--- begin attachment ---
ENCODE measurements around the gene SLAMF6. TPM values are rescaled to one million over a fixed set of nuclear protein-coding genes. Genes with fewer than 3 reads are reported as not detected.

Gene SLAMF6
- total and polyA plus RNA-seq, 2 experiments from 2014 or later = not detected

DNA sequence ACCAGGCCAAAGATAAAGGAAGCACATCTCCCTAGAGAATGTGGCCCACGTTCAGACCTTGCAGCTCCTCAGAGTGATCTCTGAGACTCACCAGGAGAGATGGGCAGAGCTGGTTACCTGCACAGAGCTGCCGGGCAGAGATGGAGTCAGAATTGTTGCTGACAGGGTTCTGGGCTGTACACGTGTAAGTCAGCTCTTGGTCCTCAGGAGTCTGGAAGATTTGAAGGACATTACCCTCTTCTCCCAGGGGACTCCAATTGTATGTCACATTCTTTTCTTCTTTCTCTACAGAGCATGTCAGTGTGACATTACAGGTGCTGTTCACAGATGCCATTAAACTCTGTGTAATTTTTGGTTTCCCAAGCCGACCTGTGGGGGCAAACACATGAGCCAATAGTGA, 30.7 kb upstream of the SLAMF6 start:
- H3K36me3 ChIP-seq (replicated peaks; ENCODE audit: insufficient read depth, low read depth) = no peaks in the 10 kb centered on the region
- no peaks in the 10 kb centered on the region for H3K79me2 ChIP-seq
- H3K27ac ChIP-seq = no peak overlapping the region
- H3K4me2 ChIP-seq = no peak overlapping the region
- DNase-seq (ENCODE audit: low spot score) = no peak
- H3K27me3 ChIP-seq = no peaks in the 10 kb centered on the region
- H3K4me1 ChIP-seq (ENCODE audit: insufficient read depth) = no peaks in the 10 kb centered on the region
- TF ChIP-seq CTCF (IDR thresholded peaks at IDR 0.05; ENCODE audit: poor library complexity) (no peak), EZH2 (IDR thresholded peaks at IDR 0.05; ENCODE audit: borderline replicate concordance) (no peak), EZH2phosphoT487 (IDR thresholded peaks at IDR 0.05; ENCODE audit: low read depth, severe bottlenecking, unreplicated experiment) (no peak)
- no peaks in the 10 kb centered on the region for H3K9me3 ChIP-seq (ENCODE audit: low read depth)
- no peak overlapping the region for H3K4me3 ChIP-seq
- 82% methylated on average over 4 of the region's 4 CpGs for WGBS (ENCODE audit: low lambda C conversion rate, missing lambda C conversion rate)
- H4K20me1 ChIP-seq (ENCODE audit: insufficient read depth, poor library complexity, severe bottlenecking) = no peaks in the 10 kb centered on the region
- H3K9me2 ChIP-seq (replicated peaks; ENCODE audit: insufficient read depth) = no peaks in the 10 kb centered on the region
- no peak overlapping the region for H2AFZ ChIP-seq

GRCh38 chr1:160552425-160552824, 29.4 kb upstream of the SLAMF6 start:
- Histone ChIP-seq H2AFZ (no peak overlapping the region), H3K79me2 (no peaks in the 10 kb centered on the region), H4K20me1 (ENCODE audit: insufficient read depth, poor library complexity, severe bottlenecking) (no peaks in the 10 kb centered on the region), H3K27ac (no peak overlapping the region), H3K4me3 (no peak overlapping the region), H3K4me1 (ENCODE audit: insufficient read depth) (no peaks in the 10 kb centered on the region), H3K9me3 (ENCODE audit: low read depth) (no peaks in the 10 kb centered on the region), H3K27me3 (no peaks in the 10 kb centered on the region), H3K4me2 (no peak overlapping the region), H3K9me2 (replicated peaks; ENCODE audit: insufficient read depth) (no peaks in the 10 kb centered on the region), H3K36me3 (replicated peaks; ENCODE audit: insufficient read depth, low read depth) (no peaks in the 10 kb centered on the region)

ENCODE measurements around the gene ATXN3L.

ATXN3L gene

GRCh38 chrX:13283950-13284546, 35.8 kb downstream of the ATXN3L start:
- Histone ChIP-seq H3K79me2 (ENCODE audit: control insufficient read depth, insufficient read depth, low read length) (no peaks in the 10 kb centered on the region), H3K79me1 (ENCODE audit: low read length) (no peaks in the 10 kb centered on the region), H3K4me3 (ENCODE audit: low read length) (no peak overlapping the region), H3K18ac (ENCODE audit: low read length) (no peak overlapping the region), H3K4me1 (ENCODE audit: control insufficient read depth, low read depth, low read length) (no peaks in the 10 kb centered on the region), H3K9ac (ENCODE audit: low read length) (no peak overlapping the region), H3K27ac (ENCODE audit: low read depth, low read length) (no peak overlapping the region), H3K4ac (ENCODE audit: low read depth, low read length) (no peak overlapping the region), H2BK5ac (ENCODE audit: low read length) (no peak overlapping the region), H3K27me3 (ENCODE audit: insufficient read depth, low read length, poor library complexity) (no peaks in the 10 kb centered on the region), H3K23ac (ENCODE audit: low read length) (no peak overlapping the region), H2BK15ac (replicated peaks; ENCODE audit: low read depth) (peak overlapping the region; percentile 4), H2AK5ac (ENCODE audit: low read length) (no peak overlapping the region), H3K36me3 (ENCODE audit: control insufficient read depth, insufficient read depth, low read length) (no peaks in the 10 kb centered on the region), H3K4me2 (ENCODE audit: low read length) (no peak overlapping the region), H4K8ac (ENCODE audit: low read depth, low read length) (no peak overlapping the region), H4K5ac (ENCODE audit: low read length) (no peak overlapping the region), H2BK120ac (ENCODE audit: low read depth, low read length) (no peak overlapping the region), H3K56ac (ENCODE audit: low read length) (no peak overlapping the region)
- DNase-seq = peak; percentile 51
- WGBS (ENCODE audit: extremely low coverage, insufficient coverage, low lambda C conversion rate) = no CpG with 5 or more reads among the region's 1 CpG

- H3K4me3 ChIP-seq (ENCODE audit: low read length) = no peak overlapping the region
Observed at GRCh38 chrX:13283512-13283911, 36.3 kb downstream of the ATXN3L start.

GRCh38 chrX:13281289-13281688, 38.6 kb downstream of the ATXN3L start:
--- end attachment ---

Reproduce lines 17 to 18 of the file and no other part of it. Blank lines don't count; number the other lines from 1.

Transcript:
- H3K9me2 ChIP-seq (replicated peaks; ENCODE audit: insufficient read depth) = no peaks in the 10 kb centered on the region
- no peak overlapping the region for H2AFZ ChIP-seq